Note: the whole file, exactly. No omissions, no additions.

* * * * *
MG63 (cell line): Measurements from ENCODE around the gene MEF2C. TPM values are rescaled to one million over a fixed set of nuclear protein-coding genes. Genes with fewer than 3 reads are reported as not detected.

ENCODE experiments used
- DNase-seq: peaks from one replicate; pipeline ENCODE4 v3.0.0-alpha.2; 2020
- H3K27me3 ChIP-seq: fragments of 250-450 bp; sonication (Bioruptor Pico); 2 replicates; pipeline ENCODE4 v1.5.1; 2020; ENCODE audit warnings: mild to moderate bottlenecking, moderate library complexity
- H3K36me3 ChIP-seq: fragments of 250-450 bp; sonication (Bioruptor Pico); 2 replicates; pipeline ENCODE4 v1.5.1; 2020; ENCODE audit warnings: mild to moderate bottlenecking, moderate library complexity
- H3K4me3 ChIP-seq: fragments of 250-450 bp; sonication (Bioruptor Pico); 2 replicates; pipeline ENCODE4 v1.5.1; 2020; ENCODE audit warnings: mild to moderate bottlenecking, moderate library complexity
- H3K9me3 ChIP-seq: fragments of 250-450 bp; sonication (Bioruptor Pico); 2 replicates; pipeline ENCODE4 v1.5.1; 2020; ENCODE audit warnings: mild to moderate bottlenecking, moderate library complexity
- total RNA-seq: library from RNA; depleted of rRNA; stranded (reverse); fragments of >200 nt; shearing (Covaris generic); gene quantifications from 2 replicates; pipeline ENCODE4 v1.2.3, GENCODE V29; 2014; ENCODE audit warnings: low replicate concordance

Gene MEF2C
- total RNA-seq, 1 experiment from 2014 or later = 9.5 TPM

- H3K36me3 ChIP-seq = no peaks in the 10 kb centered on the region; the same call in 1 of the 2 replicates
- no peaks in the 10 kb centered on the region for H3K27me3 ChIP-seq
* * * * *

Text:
MG63 (cell line): Measurements from ENCODE around the gene MEF2C. TPM values are rescaled to one million over a fixed set of nuclear protein-coding genes. Genes with fewer than 3 reads are reported as not detected.

ENCODE experiments used
- DNase-seq: peaks from one replicate; pipeline ENCODE4 v3.0.0-alpha.2; 2020
- H3K27me3 ChIP-seq: fragments of 250-450 bp; sonication (Bioruptor Pico); 2 replicates; pipeline ENCODE4 v1.5.1; 2020; ENCODE audit warnings: mild to moderate bottlenecking, moderate library complexity
- H3K36me3 ChIP-seq: fragments of 250-450 bp; sonication (Bioruptor Pico); 2 replicates; pipeline ENCODE4 v1.5.1; 2020; ENCODE audit warnings: mild to moderate bottlenecking, moderate library complexity
- H3K4me3 ChIP-seq: fragments of 250-450 bp; sonication (Bioruptor Pico); 2 replicates; pipeline ENCODE4 v1.5.1; 2020; ENCODE audit warnings: mild to moderate bottlenecking, moderate library complexity
- H3K9me3 ChIP-seq: fragments of 250-450 bp; sonication (Bioruptor Pico); 2 replicates; pipeline ENCODE4 v1.5.1; 2020; ENCODE audit warnings: mild to moderate bottlenecking, moderate library complexity
- total RNA-seq: library from RNA; depleted of rRNA; stranded (reverse); fragments of >200 nt; shearing (Covaris generic); gene quantifications from 2 replicates; pipeline ENCODE4 v1.2.3, GENCODE V29; 2014; ENCODE audit warnings: low replicate concordance

Gene MEF2C
- total RNA-seq, 1 experiment from 2014 or later = 9.5 TPM

- H3K36me3 ChIP-seq = no peaks in the 10 kb centered on the region; the same call in 1 of the 2 replicates
- no peaks in the 10 kb centered on the region for H3K27me3 ChIP-seq